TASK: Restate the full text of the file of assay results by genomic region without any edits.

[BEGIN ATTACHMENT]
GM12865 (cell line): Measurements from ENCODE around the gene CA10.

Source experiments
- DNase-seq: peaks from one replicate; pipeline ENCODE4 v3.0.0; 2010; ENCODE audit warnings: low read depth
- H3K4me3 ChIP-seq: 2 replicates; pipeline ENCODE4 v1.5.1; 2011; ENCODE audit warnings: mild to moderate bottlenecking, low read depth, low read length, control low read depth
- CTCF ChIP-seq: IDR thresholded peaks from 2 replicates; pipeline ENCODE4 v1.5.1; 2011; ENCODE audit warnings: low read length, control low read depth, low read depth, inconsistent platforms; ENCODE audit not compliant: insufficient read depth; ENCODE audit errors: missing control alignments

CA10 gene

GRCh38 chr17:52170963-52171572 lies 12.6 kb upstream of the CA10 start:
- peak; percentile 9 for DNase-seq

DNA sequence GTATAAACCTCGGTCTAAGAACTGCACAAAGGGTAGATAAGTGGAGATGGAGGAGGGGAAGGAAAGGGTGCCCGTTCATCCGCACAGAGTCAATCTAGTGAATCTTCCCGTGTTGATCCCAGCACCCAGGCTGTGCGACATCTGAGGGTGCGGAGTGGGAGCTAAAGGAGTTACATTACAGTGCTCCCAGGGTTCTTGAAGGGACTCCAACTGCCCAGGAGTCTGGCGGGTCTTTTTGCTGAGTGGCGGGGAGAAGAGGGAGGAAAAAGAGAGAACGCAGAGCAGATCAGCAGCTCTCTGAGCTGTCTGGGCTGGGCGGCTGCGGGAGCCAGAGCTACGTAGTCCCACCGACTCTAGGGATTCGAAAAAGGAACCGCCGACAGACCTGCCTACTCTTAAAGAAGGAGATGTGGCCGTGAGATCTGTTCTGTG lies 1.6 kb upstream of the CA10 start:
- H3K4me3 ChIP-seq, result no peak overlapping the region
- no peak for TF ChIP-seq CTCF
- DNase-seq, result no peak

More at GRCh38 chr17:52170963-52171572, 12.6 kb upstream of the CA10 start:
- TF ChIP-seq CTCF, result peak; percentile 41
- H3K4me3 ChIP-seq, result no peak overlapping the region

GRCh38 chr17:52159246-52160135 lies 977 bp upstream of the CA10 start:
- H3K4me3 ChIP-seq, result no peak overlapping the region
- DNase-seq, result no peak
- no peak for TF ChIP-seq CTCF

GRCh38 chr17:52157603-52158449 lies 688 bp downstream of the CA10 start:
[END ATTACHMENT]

GM12865 (cell line): Measurements from ENCODE around the gene CA10.

Source experiments
- DNase-seq: peaks from one replicate; pipeline ENCODE4 v3.0.0; 2010; ENCODE audit warnings: low read depth
- H3K4me3 ChIP-seq: 2 replicates; pipeline ENCODE4 v1.5.1; 2011; ENCODE audit warnings: mild to moderate bottlenecking, low read depth, low read length, control low read depth
- CTCF ChIP-seq: IDR thresholded peaks from 2 replicates; pipeline ENCODE4 v1.5.1; 2011; ENCODE audit warnings: low read length, control low read depth, low read depth, inconsistent platforms; ENCODE audit not compliant: insufficient read depth; ENCODE audit errors: missing control alignments

CA10 gene

GRCh38 chr17:52170963-52171572 lies 12.6 kb upstream of the CA10 start:
- peak; percentile 9 for DNase-seq

DNA sequence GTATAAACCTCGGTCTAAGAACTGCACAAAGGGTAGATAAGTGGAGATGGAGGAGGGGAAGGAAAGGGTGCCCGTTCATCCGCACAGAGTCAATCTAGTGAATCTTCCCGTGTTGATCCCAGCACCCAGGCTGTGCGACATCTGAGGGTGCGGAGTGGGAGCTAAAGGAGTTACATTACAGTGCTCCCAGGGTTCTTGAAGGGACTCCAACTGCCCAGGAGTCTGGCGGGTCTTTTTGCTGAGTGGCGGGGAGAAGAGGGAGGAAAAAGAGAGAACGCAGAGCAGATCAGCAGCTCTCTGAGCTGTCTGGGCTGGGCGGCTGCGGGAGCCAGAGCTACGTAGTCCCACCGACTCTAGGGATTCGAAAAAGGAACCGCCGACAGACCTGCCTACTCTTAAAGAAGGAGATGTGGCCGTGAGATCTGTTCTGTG lies 1.6 kb upstream of the CA10 start:
- H3K4me3 ChIP-seq, result no peak overlapping the region
- no peak for TF ChIP-seq CTCF
- DNase-seq, result no peak

More at GRCh38 chr17:52170963-52171572, 12.6 kb upstream of the CA10 start:
- TF ChIP-seq CTCF, result peak; percentile 41
- H3K4me3 ChIP-seq, result no peak overlapping the region

GRCh38 chr17:52159246-52160135 lies 977 bp upstream of the CA10 start:
- H3K4me3 ChIP-seq, result no peak overlapping the region
- DNase-seq, result no peak
- no peak for TF ChIP-seq CTCF

GRCh38 chr17:52157603-52158449 lies 688 bp downstream of the CA10 start: